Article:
These low carb apple cider donut holes are a festive treat for your Type 1, as the weather starts to turn cooler. You will not feel guilty about your T1D kid splurging on a few extras of these fall snacks! Every Mom of a Type 1 could use a few go-to Type 1 kids fall recipes, and this is one you’ll want to keep in your recipe box!
Fall is the perfect time to experiment with some low carb goodies for your Type 1 Diabetic kid. Mine LOVES it when I’m making and trying and revising recipes. Tonight’s low carb pumpkin pancakes were a total bomb. The batter actually worked out better for Pumpkin Waffles, so we’ll have to tweak that recipe a bit more.
Find a farm stand, orchard, or market and grab some quality apple cider and give these apple cider donut holes a try. I’d imagine they would make good regular donuts, not just holes, but I haven’t YET experimented with that.
We believe “kid first, diabetes second,” however, “diabetes second” doesn’t mean careless. And while I allow my Type 1 son to indulge in all “regular” foods once in a while, I’d rather let him indulge often on choices that are still yummy, healthy and don’t impact his blood sugar.
Why You’ll Love These Low Carb Apple Cider Donut Holes:
The batter is super simple to put together.
And, because I can never have enough kitchen gadgets, I thought I’d experiment with this cake pop maker… Babycakes. I’ve never had one, didn’t really see the point. But, OH BOY! I see the point now! This winter I will be experimenting with some of our other donut recipes to turn them into donut holes. So, watch for that!
Here’s a helpful tip: If you are using a donut hole maker, fill the bottom reservoir to what seems to be “over-filled” before closing the lid. Remember, it has to be enough to puff up and fill the top reservoir too! 1 – 1 1/2 Tablespoons will do perfect!
If you don’t have a cake pop maker, I happen to think this Babycakes one worked very well. Found the cooking to be consistent and the donuts came out easy without sticking to the pan.
Want to try our other donuts?? You might give our Low Carb Blueberry Donuts, Lemon Poppyseed, or Low Carb Vanilla Glazed Donuts a try. Or try our Low Carb Mini Chocolate Donuts. These were a BIG hit and a great “morning snack.”
Tag us @mom.of.a.type1 on Instagram if you make these super easy Type 1 kids fall apple cider donut holes.
Low Carb Apple Cider Donut Holes
- Babycakes Pop Maker
- 1 1/4 cups Almond Flour
- 1/4 cup Date Sugar
- 1 Tbsp. Baking Powder
- 1/2 tsp Salt
- 1/2 tsp Cinnamon
- 1/4 tsp Nutmeg
- 1/4 tsp Xanthun Gum
- 1/4 cup Vegetable Oil
- 1 egg
- 1/2 cup Apple Cider
- 1/4 cup Coconut Sugar
- 1 tsp Cinnamon
- Combine almond flour, sugar, baking powder, salt, cinnamon, nutmeg, and Xanthum Gum in a mixing bowl and whisk to blend.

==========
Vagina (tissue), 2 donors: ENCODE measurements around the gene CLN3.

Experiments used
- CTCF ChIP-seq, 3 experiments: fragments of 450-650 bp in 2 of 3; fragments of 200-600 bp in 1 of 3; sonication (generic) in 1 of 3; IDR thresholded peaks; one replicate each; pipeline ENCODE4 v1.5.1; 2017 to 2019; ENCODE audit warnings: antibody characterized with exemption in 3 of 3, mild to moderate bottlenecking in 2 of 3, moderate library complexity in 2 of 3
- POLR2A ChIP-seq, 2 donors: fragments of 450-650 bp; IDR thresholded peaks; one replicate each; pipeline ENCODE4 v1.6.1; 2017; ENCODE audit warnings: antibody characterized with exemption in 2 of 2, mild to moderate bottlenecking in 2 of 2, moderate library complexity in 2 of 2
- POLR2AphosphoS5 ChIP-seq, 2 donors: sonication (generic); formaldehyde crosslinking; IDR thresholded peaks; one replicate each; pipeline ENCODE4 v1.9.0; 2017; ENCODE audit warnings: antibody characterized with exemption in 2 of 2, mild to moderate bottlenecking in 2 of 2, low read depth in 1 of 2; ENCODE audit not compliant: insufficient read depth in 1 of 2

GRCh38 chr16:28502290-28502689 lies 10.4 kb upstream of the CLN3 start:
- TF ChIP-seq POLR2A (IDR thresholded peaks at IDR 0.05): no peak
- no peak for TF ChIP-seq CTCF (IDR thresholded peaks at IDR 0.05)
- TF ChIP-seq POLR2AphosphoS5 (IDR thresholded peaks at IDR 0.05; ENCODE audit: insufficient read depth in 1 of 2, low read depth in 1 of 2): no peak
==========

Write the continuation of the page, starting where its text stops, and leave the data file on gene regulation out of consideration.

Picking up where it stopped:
- In a separate bowl combine liquid ingredients and whisk until well blended.
- Combine dry ingredients into the wet ingredients and mix to combine.
- Spoon batter into a plastic Ziploc bag and cut the tip off to make a pipping bag.
- Using a donut hole maker, fill each reservoir with about 1 - 1.5 Tablespoon of batter
- Close the lid and latch.
- Bake for 4 to 5 minutes or until toothpick comes out clean.
- Combine coconut sugar and cinnamon in a small bowl. Immediately toss hot donut holes into the sugar mixture. Roll and set to cool.
My husband is diabetic and I find that any bit of sugar makes his sugar go crazy..with cider, coconut sugar cinnamon sugar and date sugar, how can this be only 3 carbs per serving. This doesn’t add up. There are carbs in almond flour as well.
Hi Donna. Thanks for your question. The quantities of ingredients is relatively low for this recipe. Always check the carbs of your own ingredients, as some brands may vary slightly. Here is the breakdown:
Almond Flour 1 1/2 cups = 7.5g
Apple Cider 1/2 cup = 15g
Date Sugar 1/4 cup = 30g
For a total of 52.5g / 32 donut holes = 1.64g each
Plus extra date sugar for rolling in. I would figure roughly 1g for this, which may even be on the higher side.
For a total of 2.64g per donut hole.
Hope this helps!
Super excited to try these! Appreciate all the recipes and tips! We are new to this and curious which almond flour you use. We have two brands and both are 6 grams of carbs for a single quarter cup. You mention almond flour that is 7.5 g of carbs for 1.5 cups. Our current almond flour would equal 36 grams of carbs for 1.5 cups. Any suggestion?
Hi Heather! Thanks for pointing this out. We primarily use the Kirkland brand, which is yes; 6g per quarter cup. The nutritional information in the recipe are the correct counts for these. There are some mathematical typos in the comment above. All the best, Shannon